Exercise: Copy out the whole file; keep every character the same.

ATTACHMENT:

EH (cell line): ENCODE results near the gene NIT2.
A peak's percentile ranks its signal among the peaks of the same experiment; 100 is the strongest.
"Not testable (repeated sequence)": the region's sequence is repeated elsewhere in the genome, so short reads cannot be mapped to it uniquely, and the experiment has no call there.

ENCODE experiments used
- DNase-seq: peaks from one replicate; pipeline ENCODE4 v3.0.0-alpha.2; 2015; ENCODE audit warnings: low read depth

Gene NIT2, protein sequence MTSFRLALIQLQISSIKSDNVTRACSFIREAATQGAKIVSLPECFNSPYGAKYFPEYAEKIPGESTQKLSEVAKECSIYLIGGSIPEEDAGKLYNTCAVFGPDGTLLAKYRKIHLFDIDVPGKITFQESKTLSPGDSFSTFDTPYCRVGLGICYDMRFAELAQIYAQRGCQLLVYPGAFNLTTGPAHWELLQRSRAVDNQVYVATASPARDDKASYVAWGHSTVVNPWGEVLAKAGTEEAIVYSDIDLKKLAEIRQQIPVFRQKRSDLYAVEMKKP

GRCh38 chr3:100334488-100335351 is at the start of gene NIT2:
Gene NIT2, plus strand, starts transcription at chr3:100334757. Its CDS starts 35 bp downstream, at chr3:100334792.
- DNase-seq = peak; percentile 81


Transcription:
EH (cell line): ENCODE results near the gene NIT2.
A peak's percentile ranks its signal among the peaks of the same experiment; 100 is the strongest.
"Not testable (repeated sequence)": the region's sequence is repeated elsewhere in the genome, so short reads cannot be mapped to it uniquely, and the experiment has no call there.

ENCODE experiments used
- DNase-seq: peaks from one replicate; pipeline ENCODE4 v3.0.0-alpha.2; 2015; ENCODE audit warnings: low read depth

Gene NIT2, protein sequence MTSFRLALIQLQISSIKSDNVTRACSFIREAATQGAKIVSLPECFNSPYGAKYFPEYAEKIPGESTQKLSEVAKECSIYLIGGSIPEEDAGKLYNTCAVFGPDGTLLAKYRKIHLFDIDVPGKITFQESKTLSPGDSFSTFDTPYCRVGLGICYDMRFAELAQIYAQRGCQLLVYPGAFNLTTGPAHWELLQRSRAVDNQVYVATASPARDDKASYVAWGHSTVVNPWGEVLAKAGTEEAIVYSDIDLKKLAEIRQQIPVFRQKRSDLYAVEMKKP

GRCh38 chr3:100334488-100335351 is at the start of gene NIT2:
Gene NIT2, plus strand, starts transcription at chr3:100334757. Its CDS starts 35 bp downstream, at chr3:100334792.
- DNase-seq = peak; percentile 81